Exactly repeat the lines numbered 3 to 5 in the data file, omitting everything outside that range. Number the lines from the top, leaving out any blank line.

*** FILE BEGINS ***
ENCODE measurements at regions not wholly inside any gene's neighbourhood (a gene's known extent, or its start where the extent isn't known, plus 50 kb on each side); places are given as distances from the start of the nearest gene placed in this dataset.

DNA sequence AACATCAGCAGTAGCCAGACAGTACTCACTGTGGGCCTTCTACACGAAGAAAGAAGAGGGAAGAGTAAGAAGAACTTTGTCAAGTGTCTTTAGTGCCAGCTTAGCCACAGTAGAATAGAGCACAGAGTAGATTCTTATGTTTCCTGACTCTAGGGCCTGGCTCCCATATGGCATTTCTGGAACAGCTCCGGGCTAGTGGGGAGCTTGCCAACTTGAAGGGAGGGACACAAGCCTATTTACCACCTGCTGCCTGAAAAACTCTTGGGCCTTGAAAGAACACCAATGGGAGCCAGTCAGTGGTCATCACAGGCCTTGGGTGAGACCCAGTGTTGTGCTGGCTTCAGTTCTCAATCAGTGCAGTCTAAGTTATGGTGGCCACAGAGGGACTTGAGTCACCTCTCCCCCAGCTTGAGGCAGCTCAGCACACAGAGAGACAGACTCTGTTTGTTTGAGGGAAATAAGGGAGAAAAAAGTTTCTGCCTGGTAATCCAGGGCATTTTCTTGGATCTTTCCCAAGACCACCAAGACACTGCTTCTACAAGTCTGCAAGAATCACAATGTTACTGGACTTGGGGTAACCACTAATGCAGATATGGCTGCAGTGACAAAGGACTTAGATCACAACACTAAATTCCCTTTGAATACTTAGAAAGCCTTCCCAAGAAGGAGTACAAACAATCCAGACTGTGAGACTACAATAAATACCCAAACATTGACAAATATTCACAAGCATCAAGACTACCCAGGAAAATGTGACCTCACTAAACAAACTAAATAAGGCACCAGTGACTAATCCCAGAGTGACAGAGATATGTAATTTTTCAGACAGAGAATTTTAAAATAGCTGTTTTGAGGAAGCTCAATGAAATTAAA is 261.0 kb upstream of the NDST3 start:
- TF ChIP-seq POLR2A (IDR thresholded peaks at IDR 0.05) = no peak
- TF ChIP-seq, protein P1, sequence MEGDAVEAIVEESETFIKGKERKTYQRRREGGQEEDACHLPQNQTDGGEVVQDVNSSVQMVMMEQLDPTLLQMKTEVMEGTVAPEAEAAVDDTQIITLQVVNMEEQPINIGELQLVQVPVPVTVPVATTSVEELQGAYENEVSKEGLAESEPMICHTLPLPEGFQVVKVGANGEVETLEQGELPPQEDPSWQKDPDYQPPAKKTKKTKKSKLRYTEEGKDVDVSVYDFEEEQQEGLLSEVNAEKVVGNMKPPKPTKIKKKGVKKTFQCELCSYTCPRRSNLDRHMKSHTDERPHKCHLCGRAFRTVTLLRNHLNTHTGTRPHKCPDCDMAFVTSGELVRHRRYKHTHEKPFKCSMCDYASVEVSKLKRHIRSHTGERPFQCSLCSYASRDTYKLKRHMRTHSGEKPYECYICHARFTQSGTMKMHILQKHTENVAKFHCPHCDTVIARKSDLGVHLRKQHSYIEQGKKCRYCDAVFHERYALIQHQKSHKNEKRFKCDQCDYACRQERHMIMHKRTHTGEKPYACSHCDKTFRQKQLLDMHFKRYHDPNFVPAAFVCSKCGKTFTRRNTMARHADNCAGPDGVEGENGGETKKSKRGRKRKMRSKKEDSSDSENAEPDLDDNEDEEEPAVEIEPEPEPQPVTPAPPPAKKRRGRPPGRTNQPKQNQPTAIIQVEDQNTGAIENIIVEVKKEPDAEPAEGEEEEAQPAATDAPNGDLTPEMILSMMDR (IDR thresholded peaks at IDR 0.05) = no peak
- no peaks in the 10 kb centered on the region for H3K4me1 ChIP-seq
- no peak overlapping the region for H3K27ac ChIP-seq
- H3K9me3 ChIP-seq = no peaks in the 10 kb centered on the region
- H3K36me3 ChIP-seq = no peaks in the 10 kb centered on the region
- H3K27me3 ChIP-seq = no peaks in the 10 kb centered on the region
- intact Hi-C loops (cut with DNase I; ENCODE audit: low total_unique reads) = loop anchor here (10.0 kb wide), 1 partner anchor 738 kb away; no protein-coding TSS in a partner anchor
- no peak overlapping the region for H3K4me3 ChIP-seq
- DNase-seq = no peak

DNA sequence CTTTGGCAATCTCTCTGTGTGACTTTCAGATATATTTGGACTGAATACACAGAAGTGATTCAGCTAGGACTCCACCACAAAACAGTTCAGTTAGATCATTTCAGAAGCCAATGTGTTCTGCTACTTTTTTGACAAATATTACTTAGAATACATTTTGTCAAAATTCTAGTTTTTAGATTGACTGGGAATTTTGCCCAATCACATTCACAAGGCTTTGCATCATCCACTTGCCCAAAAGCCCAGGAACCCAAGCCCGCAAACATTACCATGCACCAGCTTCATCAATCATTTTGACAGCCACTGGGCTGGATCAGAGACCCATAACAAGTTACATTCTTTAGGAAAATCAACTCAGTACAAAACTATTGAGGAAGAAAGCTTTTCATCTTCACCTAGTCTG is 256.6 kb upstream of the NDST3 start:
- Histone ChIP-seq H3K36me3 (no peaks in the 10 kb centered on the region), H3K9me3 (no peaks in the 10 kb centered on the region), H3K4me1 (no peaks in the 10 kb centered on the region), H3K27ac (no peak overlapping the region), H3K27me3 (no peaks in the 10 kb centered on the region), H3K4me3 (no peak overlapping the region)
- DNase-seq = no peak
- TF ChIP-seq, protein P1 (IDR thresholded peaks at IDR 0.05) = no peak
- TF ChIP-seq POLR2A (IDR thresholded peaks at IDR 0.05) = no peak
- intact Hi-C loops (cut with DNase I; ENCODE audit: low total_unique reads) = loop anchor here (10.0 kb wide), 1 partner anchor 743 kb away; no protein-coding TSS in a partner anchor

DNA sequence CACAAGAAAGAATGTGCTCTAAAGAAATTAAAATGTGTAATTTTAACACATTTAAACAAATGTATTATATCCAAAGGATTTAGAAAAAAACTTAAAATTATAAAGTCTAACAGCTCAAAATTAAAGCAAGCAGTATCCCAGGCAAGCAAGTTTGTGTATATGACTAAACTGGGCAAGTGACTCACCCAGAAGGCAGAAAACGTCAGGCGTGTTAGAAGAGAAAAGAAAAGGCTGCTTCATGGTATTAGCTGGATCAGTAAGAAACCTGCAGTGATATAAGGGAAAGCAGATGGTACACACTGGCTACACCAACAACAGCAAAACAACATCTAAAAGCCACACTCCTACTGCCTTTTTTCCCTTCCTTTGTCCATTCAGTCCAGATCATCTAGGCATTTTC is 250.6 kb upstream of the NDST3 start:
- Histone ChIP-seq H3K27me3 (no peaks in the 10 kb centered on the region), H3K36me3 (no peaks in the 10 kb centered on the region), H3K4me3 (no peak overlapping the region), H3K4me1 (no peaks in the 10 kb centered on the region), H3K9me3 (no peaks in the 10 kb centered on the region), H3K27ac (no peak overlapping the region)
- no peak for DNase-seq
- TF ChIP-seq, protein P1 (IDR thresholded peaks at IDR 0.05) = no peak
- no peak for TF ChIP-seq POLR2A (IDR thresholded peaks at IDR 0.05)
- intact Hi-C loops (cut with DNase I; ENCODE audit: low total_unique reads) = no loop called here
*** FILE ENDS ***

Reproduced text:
- TF ChIP-seq POLR2A (IDR thresholded peaks at IDR 0.05) = no peak
- TF ChIP-seq, protein P1, sequence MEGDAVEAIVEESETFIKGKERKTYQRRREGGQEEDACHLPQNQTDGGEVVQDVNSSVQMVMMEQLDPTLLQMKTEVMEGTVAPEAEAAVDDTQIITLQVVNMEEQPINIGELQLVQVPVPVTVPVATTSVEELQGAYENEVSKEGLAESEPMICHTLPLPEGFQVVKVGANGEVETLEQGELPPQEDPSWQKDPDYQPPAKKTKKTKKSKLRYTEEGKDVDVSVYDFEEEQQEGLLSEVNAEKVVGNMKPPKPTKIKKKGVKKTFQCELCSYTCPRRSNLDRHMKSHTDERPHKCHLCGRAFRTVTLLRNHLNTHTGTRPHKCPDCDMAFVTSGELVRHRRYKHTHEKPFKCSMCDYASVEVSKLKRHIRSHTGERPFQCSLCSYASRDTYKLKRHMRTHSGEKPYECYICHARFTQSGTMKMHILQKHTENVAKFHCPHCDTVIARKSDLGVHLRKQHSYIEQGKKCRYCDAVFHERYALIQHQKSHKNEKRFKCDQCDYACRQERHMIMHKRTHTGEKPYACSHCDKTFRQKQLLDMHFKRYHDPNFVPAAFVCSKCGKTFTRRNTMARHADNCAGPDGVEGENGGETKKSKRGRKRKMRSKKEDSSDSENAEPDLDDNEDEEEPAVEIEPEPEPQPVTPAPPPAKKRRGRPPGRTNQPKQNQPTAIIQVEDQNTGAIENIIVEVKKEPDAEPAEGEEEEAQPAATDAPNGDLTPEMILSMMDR (IDR thresholded peaks at IDR 0.05) = no peak
- no peaks in the 10 kb centered on the region for H3K4me1 ChIP-seq